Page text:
%%%%%%%%%%%%%%%%%%%%%%%%%%%%%%%%%%%%%%%%%%%%%%%%%%%%%%%%%%%%%%%%%%%%%%%%%%%%%%%%%%%%%%%%%%%%%%%%%%%%%%%%%%%%
%%%%%%%%%%%%%%%%%%%%%%%%%%%%%%%%%%%%%%%%%%%%%%%%%%%%%%%%%%%%%%%%%%%%%%%%%%%%%%%%%%%%%%%%%%%%%%%%%%%%%%%%%%%%
\section{Algorithmic Constitutive Formulation}
% \paragraph{Constitutive Implicit Integration Algorithm}
In this section, a constitutive integration algorithm is developed that does not
suffer from restrictions to isotropic material models (as described in the
introductory section).
%
It should be noted that in developments that follow, the KarushKuhnTucker
(KKT)
conditions $\dot{\lambda} \geq 0$, $\mathscr{F}(\bar{T}_{ij}, q, a_{ij}) \leq
0$ and $\dot{\lambda} \mathscr{F} (\bar{T}_{ij}, q, a_{ij}) = 0$
(Karush \cite{Karush1939}, Kuhn and Tucker \cite{KuhnTucker50})
which should be satisfied simultaneously, are used.
%% %%
%% \begin{equation}
%% \dot{\lambda} \geq 0
%% %
%% \;\;\;\;\; \mbox{;} \;\;\;\;\;
%% %
%% \mathscr{F}(\bar{T}_{ij}, q, a_{ij}) \leq 0
%% %
%% \;\;\;\;\; \mbox{;} \;\;\;\;\;
%% %
%% \dot{\lambda} \mathscr{F} (\bar{T}_{ij}, q, a_{ij}) = 0
%% \end{equation}
%%
In addition to KKT condition, consistency condition
$\dot{\mathscr{F}}(\bar{T}_{ij}, q, a_{ij}) = 0 $ is also enforced.
%% %%
%% \begin{equation}
%% \dot{\mathscr{F}}(\bar{T}_{ij}, q, a_{ij}) = 0
%% \label{consistCond}
%% \end{equation}
We start by integrating the flow rule (Equation (\ref{LFlowRule})) from
time step $t$ to $t+1$ as
%
\begin{equation}
{}^{n+1} \! F_{ij}^{p}
=
\exp{\left( \Delta \lambda {}^{n+1} \! \bar{M}_{ik} \right)}
{}^{n} \! F_{kj}^{p}
\label{IIA040}
\end{equation}
%
By using the multiplicative decomposition of the deformation gradient
and Equation (\ref{IIA040}) we obtain
%
\begin{equation}
{}^{n+1} \! F_{ij}^{e}
=
{}^{n+1} \! F_{im} \; \left( {}^{n} \! F_{mk}^{p} \right)^{1}
\exp{\left(  \Delta \lambda {}^{n+1} \! \bar{M}_{kj} \right)}
%\nonumber \\
=
{}^{n+1} \! \bar{F}_{ik}^{e,trial}
\exp{\left(  \Delta \lambda {}^{n+1} \! \bar{M}_{kj} \right)}
\label{IIA060}
\end{equation}
%
where it was used that
% %
% \begin{equation}
$
{}^{n+1} \! F_{ik}^{e,trial}
=
{}^{n+1} \! F_{im} \; \left( {}^{n} \! F_{km}^{p} \right)^{1}
$.
% \label{IIA070}
% \end{equation}
%
%
\noindent
The elastic deformation is then
%
\begin{eqnarray}
{}^{n+1} \! \bar{C}_{ij}^{e}
%
&=&
%
\left( {}^{n+1} \! F_{im}^{e} \right)^{T} \;
{}^{n+1} \! \bar{F}_{mj}^{e}
\nonumber \\
%out&=&
%out\exp{\left(  \Delta \lambda {}^{n+1} \! \bar{M}_{ir}^{T} \right)} \;
%out\left( {}^{n+1} \! F_{rk}^{e,trial} \right)^{T} \;
%out%
%out{}^{n+1} \! F_{kl}^{e,trial} \;
%out\exp{\left(  \Delta \lambda {}^{n+1} \! \bar{M}_{lj} \right)}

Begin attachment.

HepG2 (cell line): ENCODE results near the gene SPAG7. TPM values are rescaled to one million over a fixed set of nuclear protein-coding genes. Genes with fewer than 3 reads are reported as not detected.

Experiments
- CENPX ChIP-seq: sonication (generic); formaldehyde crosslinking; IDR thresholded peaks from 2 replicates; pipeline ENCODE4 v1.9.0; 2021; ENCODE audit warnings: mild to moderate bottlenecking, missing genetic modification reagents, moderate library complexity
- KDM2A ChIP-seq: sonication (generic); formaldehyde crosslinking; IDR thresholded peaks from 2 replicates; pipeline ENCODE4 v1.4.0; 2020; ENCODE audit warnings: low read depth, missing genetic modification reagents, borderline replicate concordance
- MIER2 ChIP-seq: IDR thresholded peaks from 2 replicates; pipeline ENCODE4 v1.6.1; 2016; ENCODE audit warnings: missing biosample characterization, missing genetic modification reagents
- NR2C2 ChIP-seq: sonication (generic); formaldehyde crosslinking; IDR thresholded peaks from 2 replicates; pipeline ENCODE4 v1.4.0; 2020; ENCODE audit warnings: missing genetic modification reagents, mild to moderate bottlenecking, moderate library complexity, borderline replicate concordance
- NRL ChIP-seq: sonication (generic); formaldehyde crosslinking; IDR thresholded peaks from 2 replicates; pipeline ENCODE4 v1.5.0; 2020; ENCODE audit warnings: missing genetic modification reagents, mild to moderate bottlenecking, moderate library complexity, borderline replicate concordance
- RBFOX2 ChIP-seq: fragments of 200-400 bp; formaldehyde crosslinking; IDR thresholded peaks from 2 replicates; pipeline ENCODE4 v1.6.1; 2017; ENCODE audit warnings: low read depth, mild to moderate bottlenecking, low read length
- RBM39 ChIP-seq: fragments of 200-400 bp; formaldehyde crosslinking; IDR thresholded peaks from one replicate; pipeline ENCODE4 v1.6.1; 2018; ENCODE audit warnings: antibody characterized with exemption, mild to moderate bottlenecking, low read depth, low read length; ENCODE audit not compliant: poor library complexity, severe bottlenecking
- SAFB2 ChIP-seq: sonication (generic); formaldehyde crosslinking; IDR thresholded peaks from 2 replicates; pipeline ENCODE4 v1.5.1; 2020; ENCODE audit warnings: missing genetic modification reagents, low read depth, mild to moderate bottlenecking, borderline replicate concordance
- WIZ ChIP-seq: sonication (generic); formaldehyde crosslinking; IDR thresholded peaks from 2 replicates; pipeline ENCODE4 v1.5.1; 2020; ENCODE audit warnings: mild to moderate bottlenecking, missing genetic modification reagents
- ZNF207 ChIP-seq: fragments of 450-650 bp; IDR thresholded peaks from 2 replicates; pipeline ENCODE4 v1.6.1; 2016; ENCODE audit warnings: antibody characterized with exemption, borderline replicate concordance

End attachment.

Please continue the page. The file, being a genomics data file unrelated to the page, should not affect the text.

%out%
%out\nonumber \\
&=&
\exp{\left( \Delta \lambda {}^{n+1} \! \bar{M}_{ir}^{T} \right)} \;
%
{}^{n+1} \! \bar{C}_{rl}^{e,trial} \;
%
\exp{\left( \Delta \lambda {}^{n+1} \! \bar{M}_{lj} \right)}
%
\label{IIA080}
\end{eqnarray}
%
By recognizing that the exponent of a tensor can be expanded in Taylor
series (Pearson \cite{Pearson74}),
%
\begin{equation}
\exp{\left( \Delta \lambda {}^{n+1} \! \bar{M}_{lj} \right)}
=
\delta_{lj}

\Delta \lambda {}^{n+1} \! \bar{M}_{lj}
+
Sym ( \Delta \lambda {}^{n+1} \! \bar{M}_{ls} )
+
\cdots
\label{IIA090}
\end{equation}
%
and by applying first order expansion to Equation (\ref{IIA080}),
and by neglecting the higher order terms (Jeremi{\'c} et al.
\cite{Jeremic97f}) the
solution for the right elastic deformation tensor ${}^{n+1}\!\bar{C}_{ij}^{e}$
can be written as
%
\begin{equation}
{}^{n+1} \! \bar{C}_{ij}^{e}
%
=
{}^{n+1} \! \bar{C}_{ij}^{e,trial}

\Delta \lambda \; \left(
{}^{n+1} \! \bar{C}_{ik}^{e,trial} \; {}^{n+1} \! \bar{M}_{kj} \;
+
{}^{n+1} \! \bar{M}_{ik} \; {}^{n+1} \! \bar{C}_{kj}^{e,trial}
\right)
\label{IIA130}
\end{equation}
%
% one obtains
% %
% \begin{eqnarray}
% {}^{n+1} \! \bar{C}_{ij}^{e}
% %
% &=&
% \left(
% \delta_{ir}
% 
% \Delta \lambda {}^{n+1} \! \bar{M}_{ir}
% \right)
%
% {}^{n+1} \! \bar{C}_{rl}^{e,trial} \;
% %
% \left(
% \delta_{lj}
% 
% \Delta \lambda {}^{n+1} \! \bar{M}_{lj}
% \right)
% %
% \nonumber \\
% %out&=&
% %out\left(
% %out{}^{n+1} \! \bar{C}_{il}^{e,trial}
% %out
% %out\Delta \lambda {}^{n+1} \! \bar{M}_{ir} \; {}^{n+1} \! \bar{C}_{rl}^{e,trial} \;
% %out\right)
% %out%
% %out\left(
% %out\delta_{lj}
% %out
% %out\Delta \lambda {}^{n+1} \! \bar{M}_{lj}
% %out\right)
% %out%
% %out\nonumber \\
% &=&
% {}^{n+1} \! \bar{C}_{ij}^{e,trial}
% 
% \Delta \lambda {}^{n+1} \! \bar{M}_{ir} \; {}^{n+1} \! \bar{C}_{rj}^{e,trial} \;
% 
% \Delta \lambda \; {}^{n+1} \! \bar{C}_{il}^{e,trial} \; {}^{n+1} \! \bar{M}_{lj}
% \nonumber \\
% & & +
% \Delta \lambda^{2} \;
% {}^{n+1} \! \bar{M}_{ir} \;
% {}^{n+1} \! \bar{C}_{rl}^{e,trial} \;
% {}^{n+1} \! \bar{M}_{lj}
% \label{IIA100}
% \end{eqnarray}
%
It is important to note that the Taylor's series expansion from Equation
\ref{IIA090} is a proper approximation for the general nonsymmetric tensor
$\bar{M}_{lj}$. That is, the approximate solution given by Equation \ref{IIA130}
is valid for a general anisotropic solid.
%\begin{remark}
%\label{remark010}
% The Taylor's series expansion from Equation \ref{IIA090} is a proper
% approximation for the general nonsymmetric tensor $\bar{M}_{lj}$. That is,
% the approximate solution given by Equation \ref{IIA100} is valid for a general
% anisotropic solid. This contrasts with the spectral decomposition family of